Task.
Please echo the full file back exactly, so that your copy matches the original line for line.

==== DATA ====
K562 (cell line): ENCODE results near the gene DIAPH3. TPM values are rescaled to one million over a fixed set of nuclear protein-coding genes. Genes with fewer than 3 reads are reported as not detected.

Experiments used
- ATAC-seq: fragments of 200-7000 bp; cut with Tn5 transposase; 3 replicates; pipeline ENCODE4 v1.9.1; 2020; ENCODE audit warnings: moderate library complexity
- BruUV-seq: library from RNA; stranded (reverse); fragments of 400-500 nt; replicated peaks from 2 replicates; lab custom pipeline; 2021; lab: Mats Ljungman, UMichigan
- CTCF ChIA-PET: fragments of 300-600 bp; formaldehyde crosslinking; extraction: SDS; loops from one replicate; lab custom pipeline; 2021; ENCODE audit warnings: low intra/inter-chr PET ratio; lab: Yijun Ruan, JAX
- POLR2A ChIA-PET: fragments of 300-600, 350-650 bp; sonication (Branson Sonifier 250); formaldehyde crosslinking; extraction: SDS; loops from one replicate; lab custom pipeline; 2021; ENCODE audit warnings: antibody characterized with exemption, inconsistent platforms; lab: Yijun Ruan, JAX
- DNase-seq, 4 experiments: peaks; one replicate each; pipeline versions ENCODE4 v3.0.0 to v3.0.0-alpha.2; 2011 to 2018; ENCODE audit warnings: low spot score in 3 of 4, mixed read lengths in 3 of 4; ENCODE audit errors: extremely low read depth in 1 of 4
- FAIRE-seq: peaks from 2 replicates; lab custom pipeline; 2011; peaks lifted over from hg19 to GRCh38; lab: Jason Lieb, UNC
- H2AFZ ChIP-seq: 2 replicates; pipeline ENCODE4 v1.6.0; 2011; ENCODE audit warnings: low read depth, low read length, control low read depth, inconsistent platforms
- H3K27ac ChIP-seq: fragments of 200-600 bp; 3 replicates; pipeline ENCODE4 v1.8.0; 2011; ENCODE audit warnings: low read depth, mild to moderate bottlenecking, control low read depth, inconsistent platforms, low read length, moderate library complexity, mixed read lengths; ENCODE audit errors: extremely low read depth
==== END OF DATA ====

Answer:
K562 (cell line): ENCODE results near the gene DIAPH3. TPM values are rescaled to one million over a fixed set of nuclear protein-coding genes. Genes with fewer than 3 reads are reported as not detected.

Experiments used
- ATAC-seq: fragments of 200-7000 bp; cut with Tn5 transposase; 3 replicates; pipeline ENCODE4 v1.9.1; 2020; ENCODE audit warnings: moderate library complexity
- BruUV-seq: library from RNA; stranded (reverse); fragments of 400-500 nt; replicated peaks from 2 replicates; lab custom pipeline; 2021; lab: Mats Ljungman, UMichigan
- CTCF ChIA-PET: fragments of 300-600 bp; formaldehyde crosslinking; extraction: SDS; loops from one replicate; lab custom pipeline; 2021; ENCODE audit warnings: low intra/inter-chr PET ratio; lab: Yijun Ruan, JAX
- POLR2A ChIA-PET: fragments of 300-600, 350-650 bp; sonication (Branson Sonifier 250); formaldehyde crosslinking; extraction: SDS; loops from one replicate; lab custom pipeline; 2021; ENCODE audit warnings: antibody characterized with exemption, inconsistent platforms; lab: Yijun Ruan, JAX
- DNase-seq, 4 experiments: peaks; one replicate each; pipeline versions ENCODE4 v3.0.0 to v3.0.0-alpha.2; 2011 to 2018; ENCODE audit warnings: low spot score in 3 of 4, mixed read lengths in 3 of 4; ENCODE audit errors: extremely low read depth in 1 of 4
- FAIRE-seq: peaks from 2 replicates; lab custom pipeline; 2011; peaks lifted over from hg19 to GRCh38; lab: Jason Lieb, UNC
- H2AFZ ChIP-seq: 2 replicates; pipeline ENCODE4 v1.6.0; 2011; ENCODE audit warnings: low read depth, low read length, control low read depth, inconsistent platforms
- H3K27ac ChIP-seq: fragments of 200-600 bp; 3 replicates; pipeline ENCODE4 v1.8.0; 2011; ENCODE audit warnings: low read depth, mild to moderate bottlenecking, control low read depth, inconsistent platforms, low read length, moderate library complexity, mixed read lengths; ENCODE audit errors: extremely low read depth